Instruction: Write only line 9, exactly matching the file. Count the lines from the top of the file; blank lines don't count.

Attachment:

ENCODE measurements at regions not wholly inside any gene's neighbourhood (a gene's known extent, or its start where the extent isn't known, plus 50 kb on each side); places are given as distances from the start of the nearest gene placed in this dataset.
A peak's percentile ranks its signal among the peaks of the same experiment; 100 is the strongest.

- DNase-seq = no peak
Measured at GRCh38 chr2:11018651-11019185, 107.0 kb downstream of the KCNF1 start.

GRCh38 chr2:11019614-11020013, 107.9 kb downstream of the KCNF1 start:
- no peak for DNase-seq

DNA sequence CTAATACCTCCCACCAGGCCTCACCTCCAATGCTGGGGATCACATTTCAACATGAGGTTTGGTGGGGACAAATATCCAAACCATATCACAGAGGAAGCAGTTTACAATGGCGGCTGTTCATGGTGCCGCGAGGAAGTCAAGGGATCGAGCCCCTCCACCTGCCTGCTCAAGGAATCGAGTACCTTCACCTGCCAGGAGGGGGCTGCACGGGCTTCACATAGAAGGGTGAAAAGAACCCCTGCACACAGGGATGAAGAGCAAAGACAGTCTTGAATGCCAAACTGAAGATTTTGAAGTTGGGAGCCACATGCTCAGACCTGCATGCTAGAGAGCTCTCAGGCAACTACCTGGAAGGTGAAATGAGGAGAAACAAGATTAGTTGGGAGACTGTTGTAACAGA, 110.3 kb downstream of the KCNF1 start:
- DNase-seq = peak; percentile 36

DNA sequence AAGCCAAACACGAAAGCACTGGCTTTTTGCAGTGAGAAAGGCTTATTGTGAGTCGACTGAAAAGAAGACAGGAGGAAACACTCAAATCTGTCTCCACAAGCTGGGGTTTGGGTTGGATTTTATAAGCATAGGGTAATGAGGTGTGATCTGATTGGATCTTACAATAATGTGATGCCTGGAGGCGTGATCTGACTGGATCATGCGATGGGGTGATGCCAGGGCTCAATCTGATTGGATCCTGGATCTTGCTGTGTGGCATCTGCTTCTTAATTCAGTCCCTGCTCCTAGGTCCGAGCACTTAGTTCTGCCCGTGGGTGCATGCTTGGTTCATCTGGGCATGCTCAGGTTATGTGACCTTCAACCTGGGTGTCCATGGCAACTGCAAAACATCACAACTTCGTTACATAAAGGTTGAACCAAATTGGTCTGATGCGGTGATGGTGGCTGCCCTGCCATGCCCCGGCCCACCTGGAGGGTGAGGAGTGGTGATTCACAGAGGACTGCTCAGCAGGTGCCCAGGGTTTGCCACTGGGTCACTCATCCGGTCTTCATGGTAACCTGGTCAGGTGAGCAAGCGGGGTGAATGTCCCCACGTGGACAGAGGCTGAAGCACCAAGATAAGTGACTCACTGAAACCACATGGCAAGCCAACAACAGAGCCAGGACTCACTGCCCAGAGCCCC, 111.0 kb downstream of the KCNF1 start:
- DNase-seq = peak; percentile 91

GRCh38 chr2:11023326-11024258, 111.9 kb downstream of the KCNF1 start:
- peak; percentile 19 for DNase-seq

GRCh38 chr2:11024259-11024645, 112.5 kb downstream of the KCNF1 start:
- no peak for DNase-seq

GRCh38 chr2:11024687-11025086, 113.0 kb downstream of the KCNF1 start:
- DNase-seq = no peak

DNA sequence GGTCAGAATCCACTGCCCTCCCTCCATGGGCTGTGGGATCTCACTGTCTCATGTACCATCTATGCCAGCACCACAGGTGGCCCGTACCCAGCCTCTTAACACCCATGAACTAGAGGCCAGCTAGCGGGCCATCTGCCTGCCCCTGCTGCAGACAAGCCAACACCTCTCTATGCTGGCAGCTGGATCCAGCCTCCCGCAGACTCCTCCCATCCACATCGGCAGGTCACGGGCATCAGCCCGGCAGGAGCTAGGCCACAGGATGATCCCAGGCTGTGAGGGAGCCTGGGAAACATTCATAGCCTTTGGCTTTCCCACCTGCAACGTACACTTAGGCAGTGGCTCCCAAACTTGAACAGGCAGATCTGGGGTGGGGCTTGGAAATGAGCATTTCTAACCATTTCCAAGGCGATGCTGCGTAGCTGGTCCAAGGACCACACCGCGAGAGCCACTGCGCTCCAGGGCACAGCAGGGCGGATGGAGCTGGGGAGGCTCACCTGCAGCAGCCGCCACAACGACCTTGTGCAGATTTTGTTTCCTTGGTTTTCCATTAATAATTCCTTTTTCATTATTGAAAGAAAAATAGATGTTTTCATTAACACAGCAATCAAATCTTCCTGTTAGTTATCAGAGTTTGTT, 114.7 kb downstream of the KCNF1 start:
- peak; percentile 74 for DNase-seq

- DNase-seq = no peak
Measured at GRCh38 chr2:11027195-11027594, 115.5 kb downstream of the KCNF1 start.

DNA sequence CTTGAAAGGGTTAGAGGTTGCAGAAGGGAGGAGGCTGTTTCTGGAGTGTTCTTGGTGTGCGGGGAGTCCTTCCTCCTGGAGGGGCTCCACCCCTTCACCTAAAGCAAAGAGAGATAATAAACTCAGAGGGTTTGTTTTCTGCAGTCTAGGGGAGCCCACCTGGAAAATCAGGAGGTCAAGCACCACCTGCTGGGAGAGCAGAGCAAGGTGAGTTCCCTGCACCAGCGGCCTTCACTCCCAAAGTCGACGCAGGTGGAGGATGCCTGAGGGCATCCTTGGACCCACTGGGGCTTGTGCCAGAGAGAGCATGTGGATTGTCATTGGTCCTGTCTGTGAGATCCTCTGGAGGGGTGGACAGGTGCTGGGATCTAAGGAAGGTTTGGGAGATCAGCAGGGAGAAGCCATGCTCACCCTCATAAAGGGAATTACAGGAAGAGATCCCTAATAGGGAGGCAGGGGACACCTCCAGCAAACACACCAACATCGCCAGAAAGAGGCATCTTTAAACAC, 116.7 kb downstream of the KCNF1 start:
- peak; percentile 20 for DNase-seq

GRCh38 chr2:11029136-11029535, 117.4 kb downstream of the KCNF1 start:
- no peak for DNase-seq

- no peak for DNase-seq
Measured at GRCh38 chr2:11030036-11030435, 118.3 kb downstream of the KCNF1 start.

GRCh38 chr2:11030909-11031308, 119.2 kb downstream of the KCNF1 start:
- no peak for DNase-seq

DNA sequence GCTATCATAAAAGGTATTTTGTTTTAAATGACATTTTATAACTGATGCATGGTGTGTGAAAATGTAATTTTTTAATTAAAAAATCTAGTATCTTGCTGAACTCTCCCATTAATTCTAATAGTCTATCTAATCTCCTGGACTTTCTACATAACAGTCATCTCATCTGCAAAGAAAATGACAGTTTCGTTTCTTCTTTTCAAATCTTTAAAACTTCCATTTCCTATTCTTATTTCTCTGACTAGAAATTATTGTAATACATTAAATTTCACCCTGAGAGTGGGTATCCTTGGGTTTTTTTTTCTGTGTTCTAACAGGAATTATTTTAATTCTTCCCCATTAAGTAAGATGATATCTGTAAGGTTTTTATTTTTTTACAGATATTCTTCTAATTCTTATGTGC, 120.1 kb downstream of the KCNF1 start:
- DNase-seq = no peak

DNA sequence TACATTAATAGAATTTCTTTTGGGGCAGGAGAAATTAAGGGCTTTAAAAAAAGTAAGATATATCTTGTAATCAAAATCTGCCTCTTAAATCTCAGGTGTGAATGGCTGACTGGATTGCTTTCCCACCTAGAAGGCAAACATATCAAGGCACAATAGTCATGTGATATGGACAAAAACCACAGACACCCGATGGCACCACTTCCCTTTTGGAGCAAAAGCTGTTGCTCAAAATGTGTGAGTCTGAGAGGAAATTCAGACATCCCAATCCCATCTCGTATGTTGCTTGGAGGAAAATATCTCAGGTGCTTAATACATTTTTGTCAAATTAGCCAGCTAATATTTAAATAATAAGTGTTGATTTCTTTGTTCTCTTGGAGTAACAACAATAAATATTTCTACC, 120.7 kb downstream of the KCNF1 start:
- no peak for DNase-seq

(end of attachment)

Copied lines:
DNA sequence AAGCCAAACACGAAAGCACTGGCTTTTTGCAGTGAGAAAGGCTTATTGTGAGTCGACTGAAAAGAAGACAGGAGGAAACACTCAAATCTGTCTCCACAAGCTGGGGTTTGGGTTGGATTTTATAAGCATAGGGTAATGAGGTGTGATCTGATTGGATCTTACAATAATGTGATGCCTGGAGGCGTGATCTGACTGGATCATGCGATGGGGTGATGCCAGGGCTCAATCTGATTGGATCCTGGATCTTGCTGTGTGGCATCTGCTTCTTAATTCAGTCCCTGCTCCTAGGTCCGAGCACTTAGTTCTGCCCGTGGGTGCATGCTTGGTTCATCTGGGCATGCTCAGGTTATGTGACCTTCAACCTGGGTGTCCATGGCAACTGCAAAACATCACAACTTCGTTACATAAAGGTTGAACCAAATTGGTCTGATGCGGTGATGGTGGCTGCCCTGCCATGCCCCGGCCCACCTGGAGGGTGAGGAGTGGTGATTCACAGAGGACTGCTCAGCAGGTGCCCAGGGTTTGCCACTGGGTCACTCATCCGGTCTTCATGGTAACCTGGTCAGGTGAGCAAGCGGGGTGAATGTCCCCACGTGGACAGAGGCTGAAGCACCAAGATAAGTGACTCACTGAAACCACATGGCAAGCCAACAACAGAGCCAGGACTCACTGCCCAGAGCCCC, 111.0 kb downstream of the KCNF1 start: